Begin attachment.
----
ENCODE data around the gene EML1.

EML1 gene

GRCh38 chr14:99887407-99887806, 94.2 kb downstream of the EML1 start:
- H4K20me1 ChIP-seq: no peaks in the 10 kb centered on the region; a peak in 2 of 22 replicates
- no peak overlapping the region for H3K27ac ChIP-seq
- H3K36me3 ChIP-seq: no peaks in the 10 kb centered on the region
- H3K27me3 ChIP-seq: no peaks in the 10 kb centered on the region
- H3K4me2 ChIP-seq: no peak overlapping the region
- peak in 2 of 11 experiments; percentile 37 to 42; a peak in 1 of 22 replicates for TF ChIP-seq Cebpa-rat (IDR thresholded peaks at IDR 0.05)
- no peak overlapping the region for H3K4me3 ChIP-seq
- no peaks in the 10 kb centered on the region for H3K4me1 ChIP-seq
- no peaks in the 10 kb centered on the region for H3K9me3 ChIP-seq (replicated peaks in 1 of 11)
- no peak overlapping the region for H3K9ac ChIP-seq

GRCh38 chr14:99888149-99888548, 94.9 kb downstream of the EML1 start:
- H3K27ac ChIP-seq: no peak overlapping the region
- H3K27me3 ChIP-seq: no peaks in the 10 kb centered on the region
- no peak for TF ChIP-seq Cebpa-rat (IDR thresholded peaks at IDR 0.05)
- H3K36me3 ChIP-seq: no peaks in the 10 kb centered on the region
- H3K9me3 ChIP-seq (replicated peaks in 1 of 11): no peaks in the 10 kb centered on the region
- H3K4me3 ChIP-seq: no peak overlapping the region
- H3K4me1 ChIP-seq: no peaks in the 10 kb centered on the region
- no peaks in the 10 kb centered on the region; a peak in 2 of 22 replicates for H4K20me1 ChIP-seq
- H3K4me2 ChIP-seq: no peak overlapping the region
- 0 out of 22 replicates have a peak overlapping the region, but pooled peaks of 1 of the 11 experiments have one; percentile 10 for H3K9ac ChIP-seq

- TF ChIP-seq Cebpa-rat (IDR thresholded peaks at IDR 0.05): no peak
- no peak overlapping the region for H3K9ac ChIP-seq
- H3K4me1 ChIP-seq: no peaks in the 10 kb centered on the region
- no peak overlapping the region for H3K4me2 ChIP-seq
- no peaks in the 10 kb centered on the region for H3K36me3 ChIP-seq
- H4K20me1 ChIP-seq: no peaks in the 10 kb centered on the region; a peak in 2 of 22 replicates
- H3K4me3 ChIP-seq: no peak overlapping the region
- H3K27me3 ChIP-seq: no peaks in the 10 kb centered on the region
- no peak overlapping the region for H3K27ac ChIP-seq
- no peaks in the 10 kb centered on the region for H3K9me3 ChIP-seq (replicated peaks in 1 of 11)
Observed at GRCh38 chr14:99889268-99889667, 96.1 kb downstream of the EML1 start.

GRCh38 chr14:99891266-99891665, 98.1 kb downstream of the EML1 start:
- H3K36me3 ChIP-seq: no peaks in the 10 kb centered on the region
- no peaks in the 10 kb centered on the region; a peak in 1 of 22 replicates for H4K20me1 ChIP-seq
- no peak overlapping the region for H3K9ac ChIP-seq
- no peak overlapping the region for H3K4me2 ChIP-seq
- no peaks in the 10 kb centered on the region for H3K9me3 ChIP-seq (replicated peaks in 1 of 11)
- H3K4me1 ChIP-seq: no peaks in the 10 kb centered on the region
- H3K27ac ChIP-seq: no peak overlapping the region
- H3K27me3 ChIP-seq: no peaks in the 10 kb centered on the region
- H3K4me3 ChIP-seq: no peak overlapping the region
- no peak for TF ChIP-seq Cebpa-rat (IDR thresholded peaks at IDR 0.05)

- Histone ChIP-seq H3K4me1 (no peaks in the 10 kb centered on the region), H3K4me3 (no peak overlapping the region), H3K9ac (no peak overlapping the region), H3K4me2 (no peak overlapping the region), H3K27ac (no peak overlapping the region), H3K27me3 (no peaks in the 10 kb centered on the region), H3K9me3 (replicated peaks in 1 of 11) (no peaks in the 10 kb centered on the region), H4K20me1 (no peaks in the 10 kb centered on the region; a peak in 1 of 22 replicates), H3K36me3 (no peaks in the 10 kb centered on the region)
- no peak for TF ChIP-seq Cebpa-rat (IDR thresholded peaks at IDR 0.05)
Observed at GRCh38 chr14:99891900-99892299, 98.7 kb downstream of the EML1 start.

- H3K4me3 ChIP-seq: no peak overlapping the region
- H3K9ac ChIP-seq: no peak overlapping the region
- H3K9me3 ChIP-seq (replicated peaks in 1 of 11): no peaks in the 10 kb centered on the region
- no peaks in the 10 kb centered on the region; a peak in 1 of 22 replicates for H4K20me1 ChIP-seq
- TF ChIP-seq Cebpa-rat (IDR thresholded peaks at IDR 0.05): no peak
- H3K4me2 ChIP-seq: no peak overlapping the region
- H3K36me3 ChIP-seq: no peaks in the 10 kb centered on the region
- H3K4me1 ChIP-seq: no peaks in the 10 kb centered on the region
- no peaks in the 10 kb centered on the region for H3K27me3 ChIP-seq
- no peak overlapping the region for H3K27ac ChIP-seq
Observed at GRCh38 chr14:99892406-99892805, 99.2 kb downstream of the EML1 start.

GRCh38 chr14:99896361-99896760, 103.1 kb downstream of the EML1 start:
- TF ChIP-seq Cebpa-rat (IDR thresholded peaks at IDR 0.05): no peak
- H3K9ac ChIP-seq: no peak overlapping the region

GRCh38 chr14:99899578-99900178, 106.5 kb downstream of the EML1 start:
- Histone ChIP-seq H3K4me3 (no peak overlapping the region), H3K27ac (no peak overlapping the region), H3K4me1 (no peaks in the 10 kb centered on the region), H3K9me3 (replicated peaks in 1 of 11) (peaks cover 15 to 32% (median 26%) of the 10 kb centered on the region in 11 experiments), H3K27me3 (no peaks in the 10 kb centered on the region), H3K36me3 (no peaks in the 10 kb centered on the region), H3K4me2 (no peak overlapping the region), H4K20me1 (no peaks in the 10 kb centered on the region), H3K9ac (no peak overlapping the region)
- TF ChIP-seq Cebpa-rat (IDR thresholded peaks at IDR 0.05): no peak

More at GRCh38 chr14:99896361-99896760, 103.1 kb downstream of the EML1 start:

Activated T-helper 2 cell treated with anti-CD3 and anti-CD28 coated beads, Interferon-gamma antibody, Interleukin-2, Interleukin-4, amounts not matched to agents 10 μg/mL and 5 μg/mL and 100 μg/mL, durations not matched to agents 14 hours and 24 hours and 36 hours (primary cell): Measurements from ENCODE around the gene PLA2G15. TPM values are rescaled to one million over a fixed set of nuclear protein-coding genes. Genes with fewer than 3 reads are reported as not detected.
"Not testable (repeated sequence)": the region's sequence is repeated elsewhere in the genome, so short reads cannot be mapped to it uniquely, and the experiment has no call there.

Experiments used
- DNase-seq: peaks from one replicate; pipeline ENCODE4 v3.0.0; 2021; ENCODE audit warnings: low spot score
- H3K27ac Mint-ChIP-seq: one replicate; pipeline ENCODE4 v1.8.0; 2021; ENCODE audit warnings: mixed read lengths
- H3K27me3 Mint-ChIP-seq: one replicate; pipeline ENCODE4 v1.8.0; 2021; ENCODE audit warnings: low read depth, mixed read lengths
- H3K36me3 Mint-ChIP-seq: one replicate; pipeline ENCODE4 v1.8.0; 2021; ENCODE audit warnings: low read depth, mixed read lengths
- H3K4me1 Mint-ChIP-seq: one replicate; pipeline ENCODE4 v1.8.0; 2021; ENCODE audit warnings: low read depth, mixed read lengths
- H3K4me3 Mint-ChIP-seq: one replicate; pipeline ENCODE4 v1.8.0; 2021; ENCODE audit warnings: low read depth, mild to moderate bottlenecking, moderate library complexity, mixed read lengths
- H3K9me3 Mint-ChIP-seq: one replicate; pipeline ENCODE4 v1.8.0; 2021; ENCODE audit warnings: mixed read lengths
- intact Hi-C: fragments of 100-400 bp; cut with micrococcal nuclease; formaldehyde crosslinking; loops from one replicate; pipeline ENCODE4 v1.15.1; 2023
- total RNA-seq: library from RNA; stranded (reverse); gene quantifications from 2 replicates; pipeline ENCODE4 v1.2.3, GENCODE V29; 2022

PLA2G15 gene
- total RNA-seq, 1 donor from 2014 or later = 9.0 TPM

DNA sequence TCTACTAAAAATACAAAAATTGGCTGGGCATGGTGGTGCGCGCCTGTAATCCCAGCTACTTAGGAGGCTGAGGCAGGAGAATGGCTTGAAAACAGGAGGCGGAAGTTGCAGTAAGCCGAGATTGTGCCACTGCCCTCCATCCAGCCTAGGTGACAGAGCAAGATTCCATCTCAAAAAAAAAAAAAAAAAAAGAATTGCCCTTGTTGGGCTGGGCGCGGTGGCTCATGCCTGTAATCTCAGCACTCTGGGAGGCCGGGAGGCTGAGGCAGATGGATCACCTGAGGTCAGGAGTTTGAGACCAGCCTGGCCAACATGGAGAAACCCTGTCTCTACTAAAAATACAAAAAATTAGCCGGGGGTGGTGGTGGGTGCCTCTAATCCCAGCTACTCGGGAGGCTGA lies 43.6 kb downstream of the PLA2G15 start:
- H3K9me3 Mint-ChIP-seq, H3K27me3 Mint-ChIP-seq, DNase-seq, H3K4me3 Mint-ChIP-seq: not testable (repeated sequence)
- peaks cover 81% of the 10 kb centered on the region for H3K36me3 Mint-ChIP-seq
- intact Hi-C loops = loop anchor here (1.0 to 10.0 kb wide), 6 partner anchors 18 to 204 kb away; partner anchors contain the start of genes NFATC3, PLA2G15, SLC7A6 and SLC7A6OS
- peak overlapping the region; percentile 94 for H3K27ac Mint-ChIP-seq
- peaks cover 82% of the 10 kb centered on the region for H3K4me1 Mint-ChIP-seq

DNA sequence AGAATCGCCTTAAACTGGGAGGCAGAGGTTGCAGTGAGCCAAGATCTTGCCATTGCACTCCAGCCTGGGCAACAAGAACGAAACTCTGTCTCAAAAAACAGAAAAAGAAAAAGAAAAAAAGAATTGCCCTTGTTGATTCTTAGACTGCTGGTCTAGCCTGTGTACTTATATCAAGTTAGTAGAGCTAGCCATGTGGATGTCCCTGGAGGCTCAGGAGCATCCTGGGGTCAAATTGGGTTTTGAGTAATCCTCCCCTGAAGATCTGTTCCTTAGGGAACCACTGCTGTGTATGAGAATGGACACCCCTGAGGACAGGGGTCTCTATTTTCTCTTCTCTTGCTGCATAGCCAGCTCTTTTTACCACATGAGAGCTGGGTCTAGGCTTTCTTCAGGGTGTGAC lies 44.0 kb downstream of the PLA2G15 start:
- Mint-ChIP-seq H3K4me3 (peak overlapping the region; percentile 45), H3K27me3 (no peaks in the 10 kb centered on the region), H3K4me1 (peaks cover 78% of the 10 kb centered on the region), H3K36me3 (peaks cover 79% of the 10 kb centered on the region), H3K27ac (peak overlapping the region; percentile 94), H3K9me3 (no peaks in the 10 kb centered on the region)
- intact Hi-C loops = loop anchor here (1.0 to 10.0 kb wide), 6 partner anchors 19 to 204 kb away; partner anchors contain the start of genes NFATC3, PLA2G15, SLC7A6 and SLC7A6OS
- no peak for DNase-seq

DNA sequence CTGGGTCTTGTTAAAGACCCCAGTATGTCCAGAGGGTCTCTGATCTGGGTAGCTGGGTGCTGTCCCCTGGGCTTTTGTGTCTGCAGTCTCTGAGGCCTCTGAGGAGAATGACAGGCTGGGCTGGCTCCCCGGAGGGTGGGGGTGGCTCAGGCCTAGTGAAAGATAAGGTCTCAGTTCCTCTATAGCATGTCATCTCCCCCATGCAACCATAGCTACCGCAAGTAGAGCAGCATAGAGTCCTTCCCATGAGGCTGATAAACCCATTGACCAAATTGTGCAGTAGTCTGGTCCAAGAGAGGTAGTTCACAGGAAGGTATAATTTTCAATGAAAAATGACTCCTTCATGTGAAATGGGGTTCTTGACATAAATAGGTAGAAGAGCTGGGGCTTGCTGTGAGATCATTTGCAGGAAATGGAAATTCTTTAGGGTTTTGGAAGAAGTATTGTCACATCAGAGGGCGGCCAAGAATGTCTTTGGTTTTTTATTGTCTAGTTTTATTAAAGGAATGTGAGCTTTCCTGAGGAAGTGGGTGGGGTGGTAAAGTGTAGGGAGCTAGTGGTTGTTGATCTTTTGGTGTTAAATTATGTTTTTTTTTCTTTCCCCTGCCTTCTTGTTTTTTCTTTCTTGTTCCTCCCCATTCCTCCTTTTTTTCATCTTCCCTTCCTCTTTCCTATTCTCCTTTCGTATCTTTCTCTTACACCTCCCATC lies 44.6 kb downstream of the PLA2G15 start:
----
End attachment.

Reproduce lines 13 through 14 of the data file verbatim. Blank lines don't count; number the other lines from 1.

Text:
- no peak overlapping the region for H3K9ac ChIP-seq

GRCh38 chr14:99888149-99888548, 94.9 kb downstream of the EML1 start: